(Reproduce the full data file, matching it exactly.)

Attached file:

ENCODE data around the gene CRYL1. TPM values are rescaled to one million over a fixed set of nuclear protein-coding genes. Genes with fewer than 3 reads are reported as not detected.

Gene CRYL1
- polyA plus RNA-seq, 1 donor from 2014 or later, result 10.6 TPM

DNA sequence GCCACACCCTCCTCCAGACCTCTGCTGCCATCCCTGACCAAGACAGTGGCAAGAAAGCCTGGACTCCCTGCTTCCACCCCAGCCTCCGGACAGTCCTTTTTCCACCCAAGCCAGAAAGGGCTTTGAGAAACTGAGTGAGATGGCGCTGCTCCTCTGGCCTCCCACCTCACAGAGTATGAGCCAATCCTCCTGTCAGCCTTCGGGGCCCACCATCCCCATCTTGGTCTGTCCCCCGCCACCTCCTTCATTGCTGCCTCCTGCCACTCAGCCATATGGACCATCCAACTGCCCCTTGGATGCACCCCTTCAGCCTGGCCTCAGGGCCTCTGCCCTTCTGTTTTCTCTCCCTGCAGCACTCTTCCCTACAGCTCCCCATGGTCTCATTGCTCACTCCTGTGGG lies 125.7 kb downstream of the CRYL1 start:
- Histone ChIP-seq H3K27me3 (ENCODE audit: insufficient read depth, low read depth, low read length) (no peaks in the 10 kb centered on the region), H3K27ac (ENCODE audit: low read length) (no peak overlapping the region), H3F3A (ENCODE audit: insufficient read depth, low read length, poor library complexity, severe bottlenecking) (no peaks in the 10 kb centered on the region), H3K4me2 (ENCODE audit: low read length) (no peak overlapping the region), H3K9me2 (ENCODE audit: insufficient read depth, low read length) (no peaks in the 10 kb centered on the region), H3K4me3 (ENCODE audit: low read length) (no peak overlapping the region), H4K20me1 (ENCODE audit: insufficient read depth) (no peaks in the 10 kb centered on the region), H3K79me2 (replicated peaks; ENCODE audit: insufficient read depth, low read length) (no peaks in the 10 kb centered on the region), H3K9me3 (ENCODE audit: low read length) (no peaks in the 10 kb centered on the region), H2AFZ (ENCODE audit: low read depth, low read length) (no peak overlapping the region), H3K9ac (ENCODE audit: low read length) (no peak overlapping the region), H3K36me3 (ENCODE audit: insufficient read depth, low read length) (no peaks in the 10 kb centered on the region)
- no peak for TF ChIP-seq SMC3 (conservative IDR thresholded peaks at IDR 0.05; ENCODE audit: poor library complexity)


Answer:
ENCODE data around the gene CRYL1. TPM values are rescaled to one million over a fixed set of nuclear protein-coding genes. Genes with fewer than 3 reads are reported as not detected.

Gene CRYL1
- polyA plus RNA-seq, 1 donor from 2014 or later, result 10.6 TPM

DNA sequence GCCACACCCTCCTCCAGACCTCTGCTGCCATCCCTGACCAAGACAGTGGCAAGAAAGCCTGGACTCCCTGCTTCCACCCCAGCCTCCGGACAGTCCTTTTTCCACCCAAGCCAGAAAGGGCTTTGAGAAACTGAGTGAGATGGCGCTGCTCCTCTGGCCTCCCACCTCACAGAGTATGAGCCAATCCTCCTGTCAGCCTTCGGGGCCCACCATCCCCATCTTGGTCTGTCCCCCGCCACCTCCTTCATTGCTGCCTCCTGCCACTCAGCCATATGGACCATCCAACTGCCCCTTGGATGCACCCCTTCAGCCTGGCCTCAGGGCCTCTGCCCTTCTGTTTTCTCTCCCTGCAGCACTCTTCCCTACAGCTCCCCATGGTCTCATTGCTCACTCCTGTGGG lies 125.7 kb downstream of the CRYL1 start:
- Histone ChIP-seq H3K27me3 (ENCODE audit: insufficient read depth, low read depth, low read length) (no peaks in the 10 kb centered on the region), H3K27ac (ENCODE audit: low read length) (no peak overlapping the region), H3F3A (ENCODE audit: insufficient read depth, low read length, poor library complexity, severe bottlenecking) (no peaks in the 10 kb centered on the region), H3K4me2 (ENCODE audit: low read length) (no peak overlapping the region), H3K9me2 (ENCODE audit: insufficient read depth, low read length) (no peaks in the 10 kb centered on the region), H3K4me3 (ENCODE audit: low read length) (no peak overlapping the region), H4K20me1 (ENCODE audit: insufficient read depth) (no peaks in the 10 kb centered on the region), H3K79me2 (replicated peaks; ENCODE audit: insufficient read depth, low read length) (no peaks in the 10 kb centered on the region), H3K9me3 (ENCODE audit: low read length) (no peaks in the 10 kb centered on the region), H2AFZ (ENCODE audit: low read depth, low read length) (no peak overlapping the region), H3K9ac (ENCODE audit: low read length) (no peak overlapping the region), H3K36me3 (ENCODE audit: insufficient read depth, low read length) (no peaks in the 10 kb centered on the region)
- no peak for TF ChIP-seq SMC3 (conservative IDR thresholded peaks at IDR 0.05; ENCODE audit: poor library complexity)